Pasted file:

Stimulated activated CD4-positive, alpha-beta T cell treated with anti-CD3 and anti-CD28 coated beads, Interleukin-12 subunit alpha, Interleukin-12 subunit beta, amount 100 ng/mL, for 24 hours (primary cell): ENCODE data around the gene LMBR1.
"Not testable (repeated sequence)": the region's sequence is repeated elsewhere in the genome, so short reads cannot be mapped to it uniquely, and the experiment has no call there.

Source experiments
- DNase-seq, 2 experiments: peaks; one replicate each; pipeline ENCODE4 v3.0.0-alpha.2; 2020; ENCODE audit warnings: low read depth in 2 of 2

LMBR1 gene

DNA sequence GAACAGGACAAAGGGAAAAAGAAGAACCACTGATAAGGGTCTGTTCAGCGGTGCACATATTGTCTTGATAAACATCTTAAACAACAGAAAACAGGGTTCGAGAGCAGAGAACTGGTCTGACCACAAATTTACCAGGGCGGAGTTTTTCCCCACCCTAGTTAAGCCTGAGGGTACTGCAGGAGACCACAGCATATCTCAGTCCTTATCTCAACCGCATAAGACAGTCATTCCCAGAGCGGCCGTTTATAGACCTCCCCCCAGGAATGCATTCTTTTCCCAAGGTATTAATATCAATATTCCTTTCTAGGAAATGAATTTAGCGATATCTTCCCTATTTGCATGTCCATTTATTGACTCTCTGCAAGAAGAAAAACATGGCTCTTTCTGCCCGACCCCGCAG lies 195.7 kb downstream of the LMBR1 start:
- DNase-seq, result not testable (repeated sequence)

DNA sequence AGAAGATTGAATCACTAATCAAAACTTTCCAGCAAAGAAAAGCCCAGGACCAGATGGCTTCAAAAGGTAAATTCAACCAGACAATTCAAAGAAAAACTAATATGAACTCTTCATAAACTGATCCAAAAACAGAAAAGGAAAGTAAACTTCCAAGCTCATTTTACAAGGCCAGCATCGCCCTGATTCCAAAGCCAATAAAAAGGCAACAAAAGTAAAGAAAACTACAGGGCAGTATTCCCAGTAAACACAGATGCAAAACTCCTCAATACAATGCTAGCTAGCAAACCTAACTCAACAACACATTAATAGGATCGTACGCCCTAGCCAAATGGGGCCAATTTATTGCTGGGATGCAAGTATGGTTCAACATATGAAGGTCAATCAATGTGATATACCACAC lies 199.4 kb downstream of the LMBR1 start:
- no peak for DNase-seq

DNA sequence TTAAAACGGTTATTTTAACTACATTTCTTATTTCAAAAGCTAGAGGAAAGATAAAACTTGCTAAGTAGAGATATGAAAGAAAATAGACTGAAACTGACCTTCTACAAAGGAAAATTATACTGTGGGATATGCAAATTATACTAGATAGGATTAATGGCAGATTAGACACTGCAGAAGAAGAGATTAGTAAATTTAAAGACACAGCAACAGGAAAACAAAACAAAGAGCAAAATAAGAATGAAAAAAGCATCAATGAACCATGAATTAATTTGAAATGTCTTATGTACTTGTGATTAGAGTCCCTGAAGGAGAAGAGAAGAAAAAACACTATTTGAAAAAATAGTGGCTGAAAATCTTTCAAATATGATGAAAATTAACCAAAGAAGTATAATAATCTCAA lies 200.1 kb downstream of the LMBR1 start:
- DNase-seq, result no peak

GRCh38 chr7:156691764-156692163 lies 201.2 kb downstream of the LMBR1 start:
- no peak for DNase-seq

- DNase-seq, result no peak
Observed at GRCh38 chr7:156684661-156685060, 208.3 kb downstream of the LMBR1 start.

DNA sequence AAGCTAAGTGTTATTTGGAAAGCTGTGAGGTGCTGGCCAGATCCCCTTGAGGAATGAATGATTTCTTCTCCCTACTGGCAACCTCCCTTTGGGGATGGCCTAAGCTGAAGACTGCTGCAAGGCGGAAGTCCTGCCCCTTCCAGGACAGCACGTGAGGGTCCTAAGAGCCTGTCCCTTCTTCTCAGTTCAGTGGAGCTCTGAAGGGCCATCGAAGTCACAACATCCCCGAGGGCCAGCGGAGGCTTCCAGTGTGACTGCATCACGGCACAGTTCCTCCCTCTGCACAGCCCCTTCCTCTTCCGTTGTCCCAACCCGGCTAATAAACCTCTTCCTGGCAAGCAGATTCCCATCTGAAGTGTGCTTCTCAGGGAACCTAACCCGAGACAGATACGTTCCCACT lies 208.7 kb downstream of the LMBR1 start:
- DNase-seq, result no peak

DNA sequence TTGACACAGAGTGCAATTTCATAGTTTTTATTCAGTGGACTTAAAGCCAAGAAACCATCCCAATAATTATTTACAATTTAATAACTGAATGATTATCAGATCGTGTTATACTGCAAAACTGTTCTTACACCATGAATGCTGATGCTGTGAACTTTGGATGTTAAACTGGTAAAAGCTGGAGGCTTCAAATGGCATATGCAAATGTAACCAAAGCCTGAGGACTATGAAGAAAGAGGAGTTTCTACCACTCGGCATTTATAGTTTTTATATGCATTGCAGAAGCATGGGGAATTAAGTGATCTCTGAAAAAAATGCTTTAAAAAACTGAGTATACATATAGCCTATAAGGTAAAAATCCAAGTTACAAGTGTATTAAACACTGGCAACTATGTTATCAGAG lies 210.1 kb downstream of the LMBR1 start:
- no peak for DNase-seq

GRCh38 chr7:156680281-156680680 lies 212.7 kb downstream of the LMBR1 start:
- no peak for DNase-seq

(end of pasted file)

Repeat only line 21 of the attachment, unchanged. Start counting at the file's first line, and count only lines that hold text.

- no peak for DNase-seq